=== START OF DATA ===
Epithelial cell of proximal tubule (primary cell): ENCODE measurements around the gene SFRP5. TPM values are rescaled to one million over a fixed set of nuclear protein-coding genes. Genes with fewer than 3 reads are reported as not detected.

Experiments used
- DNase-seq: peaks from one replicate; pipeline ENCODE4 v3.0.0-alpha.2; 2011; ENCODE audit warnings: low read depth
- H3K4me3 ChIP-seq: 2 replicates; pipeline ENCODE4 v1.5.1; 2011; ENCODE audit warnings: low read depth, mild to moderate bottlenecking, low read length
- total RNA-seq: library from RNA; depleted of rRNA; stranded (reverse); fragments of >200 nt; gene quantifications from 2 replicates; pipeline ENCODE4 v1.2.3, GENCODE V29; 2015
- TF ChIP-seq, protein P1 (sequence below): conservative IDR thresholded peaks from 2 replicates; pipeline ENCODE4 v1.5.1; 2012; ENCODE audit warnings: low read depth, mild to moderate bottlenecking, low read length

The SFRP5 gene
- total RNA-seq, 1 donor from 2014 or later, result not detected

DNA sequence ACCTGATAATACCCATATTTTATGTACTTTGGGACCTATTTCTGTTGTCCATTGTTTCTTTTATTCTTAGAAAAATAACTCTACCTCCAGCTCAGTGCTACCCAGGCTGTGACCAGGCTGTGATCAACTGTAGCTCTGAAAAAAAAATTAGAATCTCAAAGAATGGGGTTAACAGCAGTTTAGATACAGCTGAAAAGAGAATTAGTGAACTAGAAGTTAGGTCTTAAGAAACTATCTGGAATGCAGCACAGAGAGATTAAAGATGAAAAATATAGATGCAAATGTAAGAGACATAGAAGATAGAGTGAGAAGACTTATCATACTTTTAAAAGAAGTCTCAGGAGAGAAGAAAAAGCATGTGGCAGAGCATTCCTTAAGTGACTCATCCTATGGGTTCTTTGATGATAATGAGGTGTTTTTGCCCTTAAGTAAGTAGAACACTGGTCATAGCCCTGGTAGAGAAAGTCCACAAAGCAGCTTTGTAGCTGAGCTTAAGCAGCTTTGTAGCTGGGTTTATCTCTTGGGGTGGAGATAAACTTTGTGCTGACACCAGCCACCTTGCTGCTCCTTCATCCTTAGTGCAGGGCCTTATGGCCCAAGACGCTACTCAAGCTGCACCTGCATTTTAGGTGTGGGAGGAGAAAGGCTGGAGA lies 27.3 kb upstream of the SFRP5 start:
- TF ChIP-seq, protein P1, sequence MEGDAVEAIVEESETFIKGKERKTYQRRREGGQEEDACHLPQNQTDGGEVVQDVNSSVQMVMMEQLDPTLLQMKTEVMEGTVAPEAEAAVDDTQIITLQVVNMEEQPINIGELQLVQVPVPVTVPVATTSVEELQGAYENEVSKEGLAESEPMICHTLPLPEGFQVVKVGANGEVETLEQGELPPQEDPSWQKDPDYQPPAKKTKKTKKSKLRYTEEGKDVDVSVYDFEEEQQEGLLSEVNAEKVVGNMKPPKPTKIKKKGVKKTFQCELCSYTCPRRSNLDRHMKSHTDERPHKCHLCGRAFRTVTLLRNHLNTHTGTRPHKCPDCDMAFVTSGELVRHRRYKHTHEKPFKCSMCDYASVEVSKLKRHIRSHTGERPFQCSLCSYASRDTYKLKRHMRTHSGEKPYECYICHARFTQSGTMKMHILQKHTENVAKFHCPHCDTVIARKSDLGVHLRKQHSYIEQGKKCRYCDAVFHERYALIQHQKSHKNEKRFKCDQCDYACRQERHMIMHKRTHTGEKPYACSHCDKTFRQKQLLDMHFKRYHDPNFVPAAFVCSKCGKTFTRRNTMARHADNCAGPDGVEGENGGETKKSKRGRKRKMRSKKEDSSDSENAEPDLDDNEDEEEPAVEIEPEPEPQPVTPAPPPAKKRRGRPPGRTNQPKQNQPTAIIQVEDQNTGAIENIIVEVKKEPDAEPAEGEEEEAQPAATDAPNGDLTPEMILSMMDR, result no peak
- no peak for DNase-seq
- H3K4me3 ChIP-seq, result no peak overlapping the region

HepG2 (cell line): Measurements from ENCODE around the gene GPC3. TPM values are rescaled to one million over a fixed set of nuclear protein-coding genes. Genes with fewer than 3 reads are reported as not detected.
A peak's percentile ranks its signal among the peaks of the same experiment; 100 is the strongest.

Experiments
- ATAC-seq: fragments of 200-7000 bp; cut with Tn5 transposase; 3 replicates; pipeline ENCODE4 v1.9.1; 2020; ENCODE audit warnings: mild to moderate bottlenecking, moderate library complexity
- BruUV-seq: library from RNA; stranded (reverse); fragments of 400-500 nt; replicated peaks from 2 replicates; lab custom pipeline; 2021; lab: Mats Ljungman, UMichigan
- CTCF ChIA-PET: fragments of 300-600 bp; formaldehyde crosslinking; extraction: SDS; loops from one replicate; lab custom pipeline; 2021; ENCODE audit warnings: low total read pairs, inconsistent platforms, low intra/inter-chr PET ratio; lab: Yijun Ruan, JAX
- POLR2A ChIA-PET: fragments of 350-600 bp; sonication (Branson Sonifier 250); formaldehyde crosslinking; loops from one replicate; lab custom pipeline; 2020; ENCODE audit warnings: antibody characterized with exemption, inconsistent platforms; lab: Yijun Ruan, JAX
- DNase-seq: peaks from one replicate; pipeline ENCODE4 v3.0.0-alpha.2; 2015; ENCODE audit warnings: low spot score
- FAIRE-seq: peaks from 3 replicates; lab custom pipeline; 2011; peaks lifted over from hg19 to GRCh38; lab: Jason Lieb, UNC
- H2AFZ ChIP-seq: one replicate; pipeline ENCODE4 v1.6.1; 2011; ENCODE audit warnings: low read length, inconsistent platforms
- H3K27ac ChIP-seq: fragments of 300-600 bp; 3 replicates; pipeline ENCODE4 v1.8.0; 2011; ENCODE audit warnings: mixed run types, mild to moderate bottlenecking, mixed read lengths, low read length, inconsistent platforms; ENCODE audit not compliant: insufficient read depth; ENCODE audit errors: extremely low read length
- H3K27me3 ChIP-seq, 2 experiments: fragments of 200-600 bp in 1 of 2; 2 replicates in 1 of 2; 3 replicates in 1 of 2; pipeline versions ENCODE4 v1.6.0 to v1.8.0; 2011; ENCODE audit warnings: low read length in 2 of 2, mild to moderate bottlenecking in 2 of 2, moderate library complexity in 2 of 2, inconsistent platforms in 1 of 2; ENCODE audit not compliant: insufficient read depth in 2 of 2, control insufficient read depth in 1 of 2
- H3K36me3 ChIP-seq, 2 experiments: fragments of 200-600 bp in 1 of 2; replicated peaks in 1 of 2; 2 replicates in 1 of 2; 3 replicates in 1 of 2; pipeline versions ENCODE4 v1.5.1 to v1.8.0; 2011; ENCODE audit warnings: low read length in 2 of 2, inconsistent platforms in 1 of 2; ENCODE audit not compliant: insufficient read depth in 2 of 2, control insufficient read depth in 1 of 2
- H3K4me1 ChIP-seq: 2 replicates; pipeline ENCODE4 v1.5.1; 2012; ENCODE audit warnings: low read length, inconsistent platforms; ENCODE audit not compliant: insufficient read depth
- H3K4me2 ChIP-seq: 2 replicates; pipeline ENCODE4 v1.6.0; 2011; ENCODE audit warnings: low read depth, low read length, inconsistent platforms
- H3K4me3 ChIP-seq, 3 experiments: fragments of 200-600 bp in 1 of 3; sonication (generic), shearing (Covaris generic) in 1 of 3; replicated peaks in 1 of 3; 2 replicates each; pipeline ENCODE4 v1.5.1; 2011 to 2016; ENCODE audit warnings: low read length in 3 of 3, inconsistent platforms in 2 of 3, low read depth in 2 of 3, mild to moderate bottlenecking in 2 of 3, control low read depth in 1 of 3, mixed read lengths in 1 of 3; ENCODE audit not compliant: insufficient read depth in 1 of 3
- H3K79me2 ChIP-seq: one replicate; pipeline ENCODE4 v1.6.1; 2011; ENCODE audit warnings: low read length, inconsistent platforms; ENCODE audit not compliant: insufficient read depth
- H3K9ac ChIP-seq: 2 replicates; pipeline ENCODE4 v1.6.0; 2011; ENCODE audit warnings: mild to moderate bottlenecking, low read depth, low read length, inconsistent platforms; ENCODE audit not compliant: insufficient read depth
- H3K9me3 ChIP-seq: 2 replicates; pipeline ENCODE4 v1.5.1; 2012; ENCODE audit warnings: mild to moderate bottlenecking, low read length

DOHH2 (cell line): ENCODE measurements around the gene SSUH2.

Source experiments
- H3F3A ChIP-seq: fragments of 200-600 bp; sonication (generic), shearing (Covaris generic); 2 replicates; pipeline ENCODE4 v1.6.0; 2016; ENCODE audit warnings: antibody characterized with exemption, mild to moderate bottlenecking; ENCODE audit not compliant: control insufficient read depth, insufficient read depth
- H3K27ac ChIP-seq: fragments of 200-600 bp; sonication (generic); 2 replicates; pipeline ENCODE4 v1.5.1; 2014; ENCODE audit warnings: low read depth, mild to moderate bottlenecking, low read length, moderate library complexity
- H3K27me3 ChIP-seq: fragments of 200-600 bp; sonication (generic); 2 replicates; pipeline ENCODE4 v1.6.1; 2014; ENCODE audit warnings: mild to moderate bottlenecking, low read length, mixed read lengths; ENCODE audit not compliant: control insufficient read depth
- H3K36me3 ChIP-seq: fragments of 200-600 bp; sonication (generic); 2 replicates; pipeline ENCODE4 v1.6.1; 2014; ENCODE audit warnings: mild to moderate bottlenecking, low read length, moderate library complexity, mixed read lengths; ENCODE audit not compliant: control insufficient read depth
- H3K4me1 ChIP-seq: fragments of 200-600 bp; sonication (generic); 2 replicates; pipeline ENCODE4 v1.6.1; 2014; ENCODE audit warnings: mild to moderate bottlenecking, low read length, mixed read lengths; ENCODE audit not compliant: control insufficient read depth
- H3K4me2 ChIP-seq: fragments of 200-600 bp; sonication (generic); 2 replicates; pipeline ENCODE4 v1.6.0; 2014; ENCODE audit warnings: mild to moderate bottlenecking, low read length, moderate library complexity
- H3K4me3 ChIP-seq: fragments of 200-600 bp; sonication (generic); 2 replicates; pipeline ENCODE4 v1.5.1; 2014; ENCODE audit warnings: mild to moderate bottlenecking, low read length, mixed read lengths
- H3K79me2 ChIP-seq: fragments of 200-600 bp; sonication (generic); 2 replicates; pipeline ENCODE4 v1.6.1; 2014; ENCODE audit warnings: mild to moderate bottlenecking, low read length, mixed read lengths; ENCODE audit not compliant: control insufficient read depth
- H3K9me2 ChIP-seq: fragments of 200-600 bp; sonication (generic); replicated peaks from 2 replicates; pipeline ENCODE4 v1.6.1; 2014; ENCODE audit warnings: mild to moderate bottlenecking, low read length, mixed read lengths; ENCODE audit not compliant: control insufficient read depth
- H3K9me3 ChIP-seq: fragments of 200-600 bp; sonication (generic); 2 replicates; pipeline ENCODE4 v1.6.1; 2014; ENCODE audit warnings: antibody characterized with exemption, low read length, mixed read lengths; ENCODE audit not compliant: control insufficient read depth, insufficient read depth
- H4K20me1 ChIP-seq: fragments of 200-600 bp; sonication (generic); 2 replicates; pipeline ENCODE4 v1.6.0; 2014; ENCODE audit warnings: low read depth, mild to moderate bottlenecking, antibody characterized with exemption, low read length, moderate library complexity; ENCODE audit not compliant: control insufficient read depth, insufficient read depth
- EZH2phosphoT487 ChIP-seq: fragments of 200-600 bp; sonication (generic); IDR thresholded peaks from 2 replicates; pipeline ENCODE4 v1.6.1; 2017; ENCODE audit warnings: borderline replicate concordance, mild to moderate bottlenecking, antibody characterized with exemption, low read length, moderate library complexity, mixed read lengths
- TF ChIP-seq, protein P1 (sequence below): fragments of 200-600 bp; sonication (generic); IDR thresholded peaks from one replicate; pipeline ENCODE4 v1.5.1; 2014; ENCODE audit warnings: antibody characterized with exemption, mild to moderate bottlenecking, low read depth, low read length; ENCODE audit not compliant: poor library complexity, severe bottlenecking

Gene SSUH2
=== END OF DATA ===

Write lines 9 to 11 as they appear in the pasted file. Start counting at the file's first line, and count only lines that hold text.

DNA sequence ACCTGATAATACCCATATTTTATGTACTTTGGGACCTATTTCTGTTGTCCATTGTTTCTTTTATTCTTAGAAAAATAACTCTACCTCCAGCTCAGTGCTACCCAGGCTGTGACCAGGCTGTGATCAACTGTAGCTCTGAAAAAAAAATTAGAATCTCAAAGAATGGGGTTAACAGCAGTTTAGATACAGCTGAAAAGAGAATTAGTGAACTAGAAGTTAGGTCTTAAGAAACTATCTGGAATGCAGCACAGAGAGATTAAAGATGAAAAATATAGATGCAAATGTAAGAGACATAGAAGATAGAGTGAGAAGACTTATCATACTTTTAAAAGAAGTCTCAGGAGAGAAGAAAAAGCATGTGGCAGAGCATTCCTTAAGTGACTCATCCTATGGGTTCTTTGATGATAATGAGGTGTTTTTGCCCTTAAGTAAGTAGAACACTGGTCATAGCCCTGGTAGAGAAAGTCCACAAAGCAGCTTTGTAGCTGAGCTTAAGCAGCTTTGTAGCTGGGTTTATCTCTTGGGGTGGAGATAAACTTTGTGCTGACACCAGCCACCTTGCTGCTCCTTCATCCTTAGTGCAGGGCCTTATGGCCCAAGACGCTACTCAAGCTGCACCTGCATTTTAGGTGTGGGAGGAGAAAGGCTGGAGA lies 27.3 kb upstream of the SFRP5 start:
- TF ChIP-seq, protein P1, sequence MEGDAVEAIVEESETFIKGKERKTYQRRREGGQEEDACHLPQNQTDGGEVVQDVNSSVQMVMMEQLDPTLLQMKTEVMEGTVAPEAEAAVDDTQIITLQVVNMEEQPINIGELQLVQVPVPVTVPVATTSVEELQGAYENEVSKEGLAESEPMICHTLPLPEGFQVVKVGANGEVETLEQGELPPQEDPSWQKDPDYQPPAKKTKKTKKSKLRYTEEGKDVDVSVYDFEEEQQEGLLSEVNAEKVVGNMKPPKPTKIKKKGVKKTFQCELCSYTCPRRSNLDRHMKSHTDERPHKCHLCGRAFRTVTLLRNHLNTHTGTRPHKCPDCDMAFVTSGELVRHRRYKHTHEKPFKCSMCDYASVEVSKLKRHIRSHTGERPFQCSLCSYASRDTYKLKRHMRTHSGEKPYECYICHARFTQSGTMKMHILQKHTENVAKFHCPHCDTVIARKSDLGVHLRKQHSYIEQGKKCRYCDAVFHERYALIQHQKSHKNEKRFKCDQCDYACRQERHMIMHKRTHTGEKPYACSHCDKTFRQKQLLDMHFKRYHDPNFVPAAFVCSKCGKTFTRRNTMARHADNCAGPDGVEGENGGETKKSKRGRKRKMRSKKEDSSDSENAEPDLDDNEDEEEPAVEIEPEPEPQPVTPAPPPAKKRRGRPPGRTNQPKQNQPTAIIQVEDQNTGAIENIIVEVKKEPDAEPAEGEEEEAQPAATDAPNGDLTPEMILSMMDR, result no peak
- no peak for DNase-seq